An Inconvenient Commandment

lie43092by Dale McGowan
Author/editor, Parenting Beyond Belief

One of the common worries I hear from religious commentators about nonreligious people is the absence of a solid, reliable, unchanging moral compass. Lacking that...why, folks could make up the rules as they go along.

I've written about this nonsense before ("The red herring of relativism," July 8, 2007), so I won't go too deep into the silly idea that moral relativism follows from the absence of religious guidance. I'm more struck at the moment by just how quickly the "solid, reliable, unchanging moral compass" of religion is cast aside when it's inconvenient.

The Ninth Commandment, for example -- which prohibits lying, or "bearing false witness" -- is taking quite a hit at the moment among the most fervently religious of my fellow Americans as the presidential campaign heads into the final weeks.

Some will note that all politicians lie, as if that makes my outrage moot. Even if that's true, it seems clear to me that they don't do it with equal abandon. Jimmy Carter, who found it difficult to lie, declared the country had fallen into a "malaise" and was booted for his honesty. Ronald Reagan followed up by declaring "Morning in America," then ushered in the most corrupt and scandal-ridden Administration in memory.

Secular, un-compassed me is furious when my own party lies or cynically stretches the truth, which is little different. About a decade ago, the Democrats in my then-home state of Minnesota ran a television ad with a little girl struggling to read a sentence on a blackboard: "Republicans in the state legislature cut 32 million dollars from education funding." A tiny asterisk led to the following at the bottom of the screen:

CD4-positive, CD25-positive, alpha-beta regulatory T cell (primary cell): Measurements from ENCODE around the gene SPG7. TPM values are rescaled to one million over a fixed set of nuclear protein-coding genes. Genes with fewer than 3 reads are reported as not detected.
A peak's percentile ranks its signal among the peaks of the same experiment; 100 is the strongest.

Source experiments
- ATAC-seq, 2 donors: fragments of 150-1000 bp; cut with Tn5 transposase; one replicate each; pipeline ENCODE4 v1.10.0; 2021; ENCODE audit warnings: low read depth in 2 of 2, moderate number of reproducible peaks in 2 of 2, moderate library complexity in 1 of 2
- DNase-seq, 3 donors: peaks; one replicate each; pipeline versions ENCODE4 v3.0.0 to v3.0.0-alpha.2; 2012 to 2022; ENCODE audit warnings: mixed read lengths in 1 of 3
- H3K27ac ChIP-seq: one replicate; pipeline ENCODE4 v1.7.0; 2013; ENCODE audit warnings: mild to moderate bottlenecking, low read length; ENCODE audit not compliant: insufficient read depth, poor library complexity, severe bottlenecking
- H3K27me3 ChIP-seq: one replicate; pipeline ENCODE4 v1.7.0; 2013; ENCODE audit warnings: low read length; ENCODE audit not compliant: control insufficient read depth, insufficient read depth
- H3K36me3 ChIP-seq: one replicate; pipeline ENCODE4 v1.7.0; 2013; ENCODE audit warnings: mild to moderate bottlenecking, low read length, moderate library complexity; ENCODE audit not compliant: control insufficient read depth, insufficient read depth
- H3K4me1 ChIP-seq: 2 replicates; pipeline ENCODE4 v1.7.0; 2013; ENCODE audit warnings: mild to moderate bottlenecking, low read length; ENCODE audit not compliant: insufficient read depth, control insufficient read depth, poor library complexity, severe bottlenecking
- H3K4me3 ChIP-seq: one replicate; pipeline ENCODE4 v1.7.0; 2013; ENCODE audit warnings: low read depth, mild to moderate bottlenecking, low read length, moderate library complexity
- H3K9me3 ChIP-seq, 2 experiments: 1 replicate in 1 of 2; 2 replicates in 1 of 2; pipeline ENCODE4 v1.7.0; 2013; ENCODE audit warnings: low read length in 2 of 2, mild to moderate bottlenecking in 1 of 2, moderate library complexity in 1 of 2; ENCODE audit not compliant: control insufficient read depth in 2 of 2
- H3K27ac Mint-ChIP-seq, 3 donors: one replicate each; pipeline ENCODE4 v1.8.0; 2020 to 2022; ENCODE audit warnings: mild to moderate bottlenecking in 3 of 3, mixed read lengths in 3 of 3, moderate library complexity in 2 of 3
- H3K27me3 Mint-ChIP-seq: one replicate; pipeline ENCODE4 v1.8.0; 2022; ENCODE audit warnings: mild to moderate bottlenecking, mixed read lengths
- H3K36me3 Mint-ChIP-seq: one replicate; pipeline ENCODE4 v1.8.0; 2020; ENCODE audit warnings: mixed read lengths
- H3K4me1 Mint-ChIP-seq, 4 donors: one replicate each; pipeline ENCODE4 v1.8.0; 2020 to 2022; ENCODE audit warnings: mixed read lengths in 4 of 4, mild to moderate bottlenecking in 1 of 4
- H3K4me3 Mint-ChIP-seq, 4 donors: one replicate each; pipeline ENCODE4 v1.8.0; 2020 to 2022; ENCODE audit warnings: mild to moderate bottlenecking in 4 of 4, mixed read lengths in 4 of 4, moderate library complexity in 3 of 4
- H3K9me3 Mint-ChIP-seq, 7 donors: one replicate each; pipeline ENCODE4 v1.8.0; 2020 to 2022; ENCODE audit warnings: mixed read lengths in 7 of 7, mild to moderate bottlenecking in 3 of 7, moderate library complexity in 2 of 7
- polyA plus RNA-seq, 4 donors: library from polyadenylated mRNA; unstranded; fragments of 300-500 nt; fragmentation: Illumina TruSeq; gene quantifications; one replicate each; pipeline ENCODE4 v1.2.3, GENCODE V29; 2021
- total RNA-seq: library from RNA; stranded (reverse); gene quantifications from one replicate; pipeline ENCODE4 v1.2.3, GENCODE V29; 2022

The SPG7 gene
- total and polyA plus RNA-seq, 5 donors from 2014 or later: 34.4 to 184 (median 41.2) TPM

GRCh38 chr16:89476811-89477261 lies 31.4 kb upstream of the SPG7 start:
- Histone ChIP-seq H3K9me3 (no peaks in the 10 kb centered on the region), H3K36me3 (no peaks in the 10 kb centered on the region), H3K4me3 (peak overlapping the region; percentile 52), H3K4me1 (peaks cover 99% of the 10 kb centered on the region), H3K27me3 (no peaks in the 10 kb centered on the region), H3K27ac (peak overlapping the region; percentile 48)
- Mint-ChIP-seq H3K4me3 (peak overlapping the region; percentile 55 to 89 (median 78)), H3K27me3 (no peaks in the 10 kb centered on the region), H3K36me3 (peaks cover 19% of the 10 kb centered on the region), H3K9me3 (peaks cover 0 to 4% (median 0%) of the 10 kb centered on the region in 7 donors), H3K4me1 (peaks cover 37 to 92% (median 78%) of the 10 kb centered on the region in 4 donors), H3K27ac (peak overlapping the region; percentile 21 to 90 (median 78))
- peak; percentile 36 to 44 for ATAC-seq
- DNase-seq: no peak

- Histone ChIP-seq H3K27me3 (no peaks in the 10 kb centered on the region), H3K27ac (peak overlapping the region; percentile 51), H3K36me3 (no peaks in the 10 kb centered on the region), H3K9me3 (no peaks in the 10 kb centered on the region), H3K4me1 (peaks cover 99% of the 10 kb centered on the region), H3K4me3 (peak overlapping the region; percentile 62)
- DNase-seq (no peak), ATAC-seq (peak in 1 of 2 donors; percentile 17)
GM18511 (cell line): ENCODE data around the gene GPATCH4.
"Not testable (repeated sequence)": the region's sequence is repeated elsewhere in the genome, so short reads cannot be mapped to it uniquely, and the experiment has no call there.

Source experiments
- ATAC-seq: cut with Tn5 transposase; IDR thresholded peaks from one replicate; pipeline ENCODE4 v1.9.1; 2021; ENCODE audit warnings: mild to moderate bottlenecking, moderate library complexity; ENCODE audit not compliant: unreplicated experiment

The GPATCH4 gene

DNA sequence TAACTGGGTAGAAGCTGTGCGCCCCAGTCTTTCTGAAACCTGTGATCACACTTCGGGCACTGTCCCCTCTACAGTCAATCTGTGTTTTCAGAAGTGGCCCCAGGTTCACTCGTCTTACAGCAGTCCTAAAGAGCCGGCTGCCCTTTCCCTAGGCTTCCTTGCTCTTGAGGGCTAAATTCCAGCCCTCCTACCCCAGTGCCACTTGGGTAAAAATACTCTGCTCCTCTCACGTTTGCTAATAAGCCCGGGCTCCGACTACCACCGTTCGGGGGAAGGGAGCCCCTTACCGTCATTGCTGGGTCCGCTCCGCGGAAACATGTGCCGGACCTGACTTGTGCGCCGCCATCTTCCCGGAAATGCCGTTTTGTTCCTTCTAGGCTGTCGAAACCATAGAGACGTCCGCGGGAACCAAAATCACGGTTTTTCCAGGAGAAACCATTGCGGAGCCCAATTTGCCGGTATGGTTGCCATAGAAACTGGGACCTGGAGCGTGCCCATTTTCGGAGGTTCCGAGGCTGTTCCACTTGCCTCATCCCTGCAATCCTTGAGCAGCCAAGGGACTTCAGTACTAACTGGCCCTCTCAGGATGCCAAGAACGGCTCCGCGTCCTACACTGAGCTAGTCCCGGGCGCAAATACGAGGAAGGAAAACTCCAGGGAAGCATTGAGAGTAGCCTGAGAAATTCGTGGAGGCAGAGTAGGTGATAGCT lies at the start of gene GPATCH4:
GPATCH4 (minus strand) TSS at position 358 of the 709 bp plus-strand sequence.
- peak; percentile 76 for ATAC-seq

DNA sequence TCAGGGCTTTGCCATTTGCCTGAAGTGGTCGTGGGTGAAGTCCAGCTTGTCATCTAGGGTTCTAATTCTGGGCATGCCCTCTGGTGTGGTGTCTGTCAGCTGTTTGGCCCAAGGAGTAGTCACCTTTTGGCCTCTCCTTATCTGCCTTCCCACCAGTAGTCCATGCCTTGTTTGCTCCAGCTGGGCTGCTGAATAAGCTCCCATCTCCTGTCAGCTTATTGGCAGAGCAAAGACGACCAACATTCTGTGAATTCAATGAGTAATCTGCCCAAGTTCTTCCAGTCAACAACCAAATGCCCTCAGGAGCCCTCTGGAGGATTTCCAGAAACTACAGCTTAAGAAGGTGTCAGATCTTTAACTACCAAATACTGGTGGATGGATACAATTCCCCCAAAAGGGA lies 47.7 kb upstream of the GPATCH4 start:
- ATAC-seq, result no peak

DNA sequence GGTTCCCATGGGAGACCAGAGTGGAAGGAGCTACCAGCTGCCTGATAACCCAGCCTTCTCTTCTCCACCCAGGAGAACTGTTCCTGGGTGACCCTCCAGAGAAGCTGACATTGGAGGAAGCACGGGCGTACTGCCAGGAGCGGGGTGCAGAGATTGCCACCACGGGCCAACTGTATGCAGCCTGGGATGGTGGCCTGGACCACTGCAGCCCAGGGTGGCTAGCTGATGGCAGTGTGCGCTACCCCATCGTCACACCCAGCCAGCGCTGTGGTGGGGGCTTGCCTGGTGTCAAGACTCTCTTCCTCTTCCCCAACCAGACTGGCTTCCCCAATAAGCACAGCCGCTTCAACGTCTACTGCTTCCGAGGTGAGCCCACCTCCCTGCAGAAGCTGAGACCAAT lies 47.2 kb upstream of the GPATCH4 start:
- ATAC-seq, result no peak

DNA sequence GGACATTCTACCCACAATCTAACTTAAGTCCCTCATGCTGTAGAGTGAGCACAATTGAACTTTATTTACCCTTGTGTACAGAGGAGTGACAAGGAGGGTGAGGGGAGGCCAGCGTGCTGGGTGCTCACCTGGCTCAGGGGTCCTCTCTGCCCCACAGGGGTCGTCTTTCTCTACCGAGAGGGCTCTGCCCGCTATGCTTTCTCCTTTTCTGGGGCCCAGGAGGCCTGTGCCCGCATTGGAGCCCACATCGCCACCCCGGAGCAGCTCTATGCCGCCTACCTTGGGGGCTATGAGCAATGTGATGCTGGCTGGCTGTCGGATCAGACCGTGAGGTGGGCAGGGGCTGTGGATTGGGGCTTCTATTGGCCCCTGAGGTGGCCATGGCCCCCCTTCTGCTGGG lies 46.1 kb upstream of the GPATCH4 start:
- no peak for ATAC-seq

*(Cuts forced by Governor's memo of 03/08/99.)

It flashed by too fast and small to read, which I'm sure was an oversight.

They were forced to do it by our governor, Jesse Ventura, an Independent. I dashed off an angry note to my state party, which thanked me for (and ignored) my petty plea for integrity.

Barack Obama has offered at least one wincing, bald-faced lie in this campaign when he claimed that his comment
"it’s not surprising then that [some voters] get bitter, they cling to guns or religion or antipathy to people who aren’t like them or anti-immigrant sentiment or anti-trade sentiment as a way to explain their frustrations"

was really just an acknowledgment that in tough times, people turn to "the things they can count on," traditional values that "endure." Even without the obvious disproof of this (anti-immigrant sentiment is an enduring value?), it was obvious to all but those blinded by bias on the left that he had meant something much less flattering. The original statement, though impolitic, was true; the cover-up was false, and that diminished him in my eyes.